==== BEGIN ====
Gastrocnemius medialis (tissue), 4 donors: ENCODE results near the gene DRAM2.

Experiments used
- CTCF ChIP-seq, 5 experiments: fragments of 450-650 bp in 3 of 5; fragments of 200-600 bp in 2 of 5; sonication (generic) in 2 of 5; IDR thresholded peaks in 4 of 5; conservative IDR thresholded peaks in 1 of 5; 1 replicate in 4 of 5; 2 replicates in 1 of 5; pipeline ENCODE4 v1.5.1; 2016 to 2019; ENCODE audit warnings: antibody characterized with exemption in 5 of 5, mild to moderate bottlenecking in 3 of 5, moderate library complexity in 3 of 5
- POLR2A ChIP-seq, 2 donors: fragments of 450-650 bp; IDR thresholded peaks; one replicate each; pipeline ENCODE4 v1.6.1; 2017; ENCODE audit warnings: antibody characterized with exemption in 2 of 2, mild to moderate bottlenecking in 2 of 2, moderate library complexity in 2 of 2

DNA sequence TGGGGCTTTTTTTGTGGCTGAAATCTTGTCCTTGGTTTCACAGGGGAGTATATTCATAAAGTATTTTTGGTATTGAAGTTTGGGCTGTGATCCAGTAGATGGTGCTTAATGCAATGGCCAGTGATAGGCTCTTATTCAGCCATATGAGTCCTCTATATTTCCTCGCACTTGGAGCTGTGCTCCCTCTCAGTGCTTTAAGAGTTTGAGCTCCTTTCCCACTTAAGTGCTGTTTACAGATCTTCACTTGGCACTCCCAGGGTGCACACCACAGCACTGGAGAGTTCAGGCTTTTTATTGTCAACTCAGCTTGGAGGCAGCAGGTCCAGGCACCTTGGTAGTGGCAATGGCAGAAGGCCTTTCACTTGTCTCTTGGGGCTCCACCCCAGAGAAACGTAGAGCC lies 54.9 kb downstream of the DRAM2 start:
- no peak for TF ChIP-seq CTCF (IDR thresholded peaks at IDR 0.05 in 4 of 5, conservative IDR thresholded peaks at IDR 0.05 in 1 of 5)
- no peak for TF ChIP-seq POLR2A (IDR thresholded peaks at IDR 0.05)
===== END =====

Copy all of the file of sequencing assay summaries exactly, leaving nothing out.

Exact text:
Gastrocnemius medialis (tissue), 4 donors: ENCODE results near the gene DRAM2.

Experiments used
- CTCF ChIP-seq, 5 experiments: fragments of 450-650 bp in 3 of 5; fragments of 200-600 bp in 2 of 5; sonication (generic) in 2 of 5; IDR thresholded peaks in 4 of 5; conservative IDR thresholded peaks in 1 of 5; 1 replicate in 4 of 5; 2 replicates in 1 of 5; pipeline ENCODE4 v1.5.1; 2016 to 2019; ENCODE audit warnings: antibody characterized with exemption in 5 of 5, mild to moderate bottlenecking in 3 of 5, moderate library complexity in 3 of 5
- POLR2A ChIP-seq, 2 donors: fragments of 450-650 bp; IDR thresholded peaks; one replicate each; pipeline ENCODE4 v1.6.1; 2017; ENCODE audit warnings: antibody characterized with exemption in 2 of 2, mild to moderate bottlenecking in 2 of 2, moderate library complexity in 2 of 2

DNA sequence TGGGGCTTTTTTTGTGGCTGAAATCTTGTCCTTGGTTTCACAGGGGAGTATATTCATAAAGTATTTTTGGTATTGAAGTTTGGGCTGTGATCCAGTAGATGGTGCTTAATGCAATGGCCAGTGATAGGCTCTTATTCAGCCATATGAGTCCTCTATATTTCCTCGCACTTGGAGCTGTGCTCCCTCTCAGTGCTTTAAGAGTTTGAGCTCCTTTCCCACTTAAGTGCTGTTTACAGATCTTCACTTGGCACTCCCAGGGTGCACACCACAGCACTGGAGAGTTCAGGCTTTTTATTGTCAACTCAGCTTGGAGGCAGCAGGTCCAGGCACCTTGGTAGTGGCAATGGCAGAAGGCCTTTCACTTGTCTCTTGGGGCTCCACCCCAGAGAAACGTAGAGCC lies 54.9 kb downstream of the DRAM2 start:
- no peak for TF ChIP-seq CTCF (IDR thresholded peaks at IDR 0.05 in 4 of 5, conservative IDR thresholded peaks at IDR 0.05 in 1 of 5)
- no peak for TF ChIP-seq POLR2A (IDR thresholded peaks at IDR 0.05)